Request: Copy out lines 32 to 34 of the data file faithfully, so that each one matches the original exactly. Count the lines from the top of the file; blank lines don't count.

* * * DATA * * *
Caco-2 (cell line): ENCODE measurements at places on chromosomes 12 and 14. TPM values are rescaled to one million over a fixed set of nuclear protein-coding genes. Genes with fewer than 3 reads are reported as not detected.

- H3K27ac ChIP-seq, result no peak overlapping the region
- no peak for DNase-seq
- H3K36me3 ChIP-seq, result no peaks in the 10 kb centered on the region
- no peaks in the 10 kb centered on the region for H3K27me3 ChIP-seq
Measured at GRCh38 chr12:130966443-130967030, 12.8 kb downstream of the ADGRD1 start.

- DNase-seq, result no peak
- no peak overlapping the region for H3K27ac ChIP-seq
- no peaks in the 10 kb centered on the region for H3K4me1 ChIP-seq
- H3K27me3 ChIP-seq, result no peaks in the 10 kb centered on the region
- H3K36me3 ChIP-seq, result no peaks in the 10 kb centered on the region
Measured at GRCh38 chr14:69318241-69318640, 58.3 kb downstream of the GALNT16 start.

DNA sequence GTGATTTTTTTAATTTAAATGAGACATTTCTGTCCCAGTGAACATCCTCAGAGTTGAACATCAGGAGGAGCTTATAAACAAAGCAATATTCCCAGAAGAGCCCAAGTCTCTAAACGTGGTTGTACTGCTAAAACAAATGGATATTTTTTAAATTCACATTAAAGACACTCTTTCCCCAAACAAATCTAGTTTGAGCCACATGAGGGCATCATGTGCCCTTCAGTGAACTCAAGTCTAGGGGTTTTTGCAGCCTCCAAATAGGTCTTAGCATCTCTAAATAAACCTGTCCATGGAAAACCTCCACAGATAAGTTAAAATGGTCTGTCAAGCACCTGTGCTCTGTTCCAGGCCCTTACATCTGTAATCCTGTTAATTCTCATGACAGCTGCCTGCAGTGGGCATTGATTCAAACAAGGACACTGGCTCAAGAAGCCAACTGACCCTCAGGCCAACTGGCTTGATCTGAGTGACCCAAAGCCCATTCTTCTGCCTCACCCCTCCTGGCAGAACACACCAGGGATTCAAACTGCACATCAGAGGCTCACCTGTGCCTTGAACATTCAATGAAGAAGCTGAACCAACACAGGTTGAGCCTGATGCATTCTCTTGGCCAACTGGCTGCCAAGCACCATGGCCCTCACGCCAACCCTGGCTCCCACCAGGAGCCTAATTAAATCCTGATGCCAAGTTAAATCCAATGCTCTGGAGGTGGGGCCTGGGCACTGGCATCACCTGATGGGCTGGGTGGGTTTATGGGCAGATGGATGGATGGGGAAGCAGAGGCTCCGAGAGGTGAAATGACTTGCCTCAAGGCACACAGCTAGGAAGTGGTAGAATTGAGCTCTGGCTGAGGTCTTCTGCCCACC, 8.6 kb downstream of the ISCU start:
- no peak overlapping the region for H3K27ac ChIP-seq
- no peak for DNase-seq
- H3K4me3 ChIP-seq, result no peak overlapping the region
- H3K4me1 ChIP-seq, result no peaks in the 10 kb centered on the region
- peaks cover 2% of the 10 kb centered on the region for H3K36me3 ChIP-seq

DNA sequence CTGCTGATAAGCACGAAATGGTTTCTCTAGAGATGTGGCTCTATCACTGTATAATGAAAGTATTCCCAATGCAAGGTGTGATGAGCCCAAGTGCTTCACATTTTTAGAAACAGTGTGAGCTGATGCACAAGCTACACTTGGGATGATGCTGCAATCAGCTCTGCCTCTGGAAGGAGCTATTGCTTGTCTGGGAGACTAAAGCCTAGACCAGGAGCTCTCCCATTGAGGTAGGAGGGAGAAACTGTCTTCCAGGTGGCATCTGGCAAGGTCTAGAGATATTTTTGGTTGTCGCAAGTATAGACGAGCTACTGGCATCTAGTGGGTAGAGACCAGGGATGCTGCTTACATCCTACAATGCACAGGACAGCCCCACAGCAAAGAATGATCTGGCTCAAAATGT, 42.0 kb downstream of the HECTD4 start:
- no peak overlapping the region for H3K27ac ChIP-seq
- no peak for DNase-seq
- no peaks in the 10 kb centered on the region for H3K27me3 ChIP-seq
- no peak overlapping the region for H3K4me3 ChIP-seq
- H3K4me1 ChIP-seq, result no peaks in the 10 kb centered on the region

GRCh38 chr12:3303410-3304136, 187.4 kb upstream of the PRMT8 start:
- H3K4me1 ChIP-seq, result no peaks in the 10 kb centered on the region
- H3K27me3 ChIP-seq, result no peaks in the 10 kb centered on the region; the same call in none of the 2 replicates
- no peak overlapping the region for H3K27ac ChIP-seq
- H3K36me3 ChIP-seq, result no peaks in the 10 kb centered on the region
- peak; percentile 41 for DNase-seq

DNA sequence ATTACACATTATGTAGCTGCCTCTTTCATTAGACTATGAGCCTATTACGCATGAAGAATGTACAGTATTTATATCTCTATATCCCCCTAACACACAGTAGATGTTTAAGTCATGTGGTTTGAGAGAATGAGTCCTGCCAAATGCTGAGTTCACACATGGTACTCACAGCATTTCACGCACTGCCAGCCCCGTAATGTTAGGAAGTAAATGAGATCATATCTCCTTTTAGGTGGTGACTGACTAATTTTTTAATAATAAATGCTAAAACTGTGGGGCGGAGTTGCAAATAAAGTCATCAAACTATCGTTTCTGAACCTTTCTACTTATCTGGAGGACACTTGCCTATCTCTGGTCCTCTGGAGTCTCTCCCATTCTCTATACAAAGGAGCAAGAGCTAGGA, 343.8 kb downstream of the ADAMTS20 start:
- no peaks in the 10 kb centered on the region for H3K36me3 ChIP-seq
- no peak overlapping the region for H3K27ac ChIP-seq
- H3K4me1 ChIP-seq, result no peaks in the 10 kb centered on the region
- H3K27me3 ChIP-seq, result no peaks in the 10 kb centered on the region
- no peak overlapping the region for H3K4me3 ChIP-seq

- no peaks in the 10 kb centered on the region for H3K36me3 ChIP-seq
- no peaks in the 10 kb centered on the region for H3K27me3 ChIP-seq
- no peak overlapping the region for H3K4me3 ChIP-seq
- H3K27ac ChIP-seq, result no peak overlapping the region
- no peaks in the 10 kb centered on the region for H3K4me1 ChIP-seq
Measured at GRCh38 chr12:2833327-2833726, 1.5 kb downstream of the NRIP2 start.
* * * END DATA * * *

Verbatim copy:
- no peaks in the 10 kb centered on the region for H3K36me3 ChIP-seq
- no peak overlapping the region for H3K27ac ChIP-seq
- H3K4me1 ChIP-seq, result no peaks in the 10 kb centered on the region